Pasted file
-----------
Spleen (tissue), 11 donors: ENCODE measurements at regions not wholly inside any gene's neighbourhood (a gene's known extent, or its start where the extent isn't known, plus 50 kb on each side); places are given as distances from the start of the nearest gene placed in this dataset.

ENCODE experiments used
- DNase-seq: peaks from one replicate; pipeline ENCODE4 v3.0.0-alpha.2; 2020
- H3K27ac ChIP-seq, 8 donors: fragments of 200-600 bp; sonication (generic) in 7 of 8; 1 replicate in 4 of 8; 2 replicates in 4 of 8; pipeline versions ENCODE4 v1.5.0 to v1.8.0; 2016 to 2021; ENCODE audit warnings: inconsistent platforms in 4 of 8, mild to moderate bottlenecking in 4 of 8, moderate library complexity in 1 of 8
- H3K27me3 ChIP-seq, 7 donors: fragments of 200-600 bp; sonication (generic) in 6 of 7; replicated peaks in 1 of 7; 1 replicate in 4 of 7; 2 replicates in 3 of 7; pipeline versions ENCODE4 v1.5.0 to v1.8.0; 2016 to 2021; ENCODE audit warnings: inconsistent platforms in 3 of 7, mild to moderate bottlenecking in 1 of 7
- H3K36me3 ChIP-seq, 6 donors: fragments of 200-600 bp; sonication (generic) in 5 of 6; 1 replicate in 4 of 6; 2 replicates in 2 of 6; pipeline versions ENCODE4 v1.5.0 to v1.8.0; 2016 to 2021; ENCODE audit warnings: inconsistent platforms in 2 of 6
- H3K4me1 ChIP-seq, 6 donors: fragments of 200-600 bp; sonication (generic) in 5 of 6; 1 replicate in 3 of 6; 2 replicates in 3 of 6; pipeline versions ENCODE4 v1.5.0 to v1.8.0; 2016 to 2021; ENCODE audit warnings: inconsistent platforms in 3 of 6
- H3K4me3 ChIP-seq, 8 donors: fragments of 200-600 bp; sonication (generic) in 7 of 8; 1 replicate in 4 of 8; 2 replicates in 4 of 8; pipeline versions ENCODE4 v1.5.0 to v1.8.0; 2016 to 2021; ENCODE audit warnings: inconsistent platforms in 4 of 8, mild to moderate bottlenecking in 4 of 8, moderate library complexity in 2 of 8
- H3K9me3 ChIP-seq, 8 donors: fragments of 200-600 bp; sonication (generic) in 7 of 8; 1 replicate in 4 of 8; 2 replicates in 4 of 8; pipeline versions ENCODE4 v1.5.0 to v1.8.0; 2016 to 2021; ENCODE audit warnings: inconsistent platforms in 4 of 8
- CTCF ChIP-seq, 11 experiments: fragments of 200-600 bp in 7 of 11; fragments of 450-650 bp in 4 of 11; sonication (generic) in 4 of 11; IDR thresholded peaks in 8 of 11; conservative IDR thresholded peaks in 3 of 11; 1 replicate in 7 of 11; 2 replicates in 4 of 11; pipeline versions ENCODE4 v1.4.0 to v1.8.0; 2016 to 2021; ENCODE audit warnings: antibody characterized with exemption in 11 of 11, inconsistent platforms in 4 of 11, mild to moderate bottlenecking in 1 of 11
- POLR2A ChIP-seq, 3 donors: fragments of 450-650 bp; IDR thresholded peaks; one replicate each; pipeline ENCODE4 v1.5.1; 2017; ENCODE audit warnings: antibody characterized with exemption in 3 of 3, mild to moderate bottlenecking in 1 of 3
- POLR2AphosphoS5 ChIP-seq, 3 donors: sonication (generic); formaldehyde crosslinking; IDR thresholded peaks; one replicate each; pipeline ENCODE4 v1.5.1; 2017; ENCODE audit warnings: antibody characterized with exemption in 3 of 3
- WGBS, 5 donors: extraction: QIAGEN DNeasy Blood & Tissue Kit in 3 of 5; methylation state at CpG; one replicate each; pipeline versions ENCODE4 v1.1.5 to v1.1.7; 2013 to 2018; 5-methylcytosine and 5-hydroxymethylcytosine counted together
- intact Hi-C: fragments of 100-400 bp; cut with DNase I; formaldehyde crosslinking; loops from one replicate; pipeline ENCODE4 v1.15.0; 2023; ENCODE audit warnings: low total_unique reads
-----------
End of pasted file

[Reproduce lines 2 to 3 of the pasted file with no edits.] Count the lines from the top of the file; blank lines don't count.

ENCODE experiments used
- DNase-seq: peaks from one replicate; pipeline ENCODE4 v3.0.0-alpha.2; 2020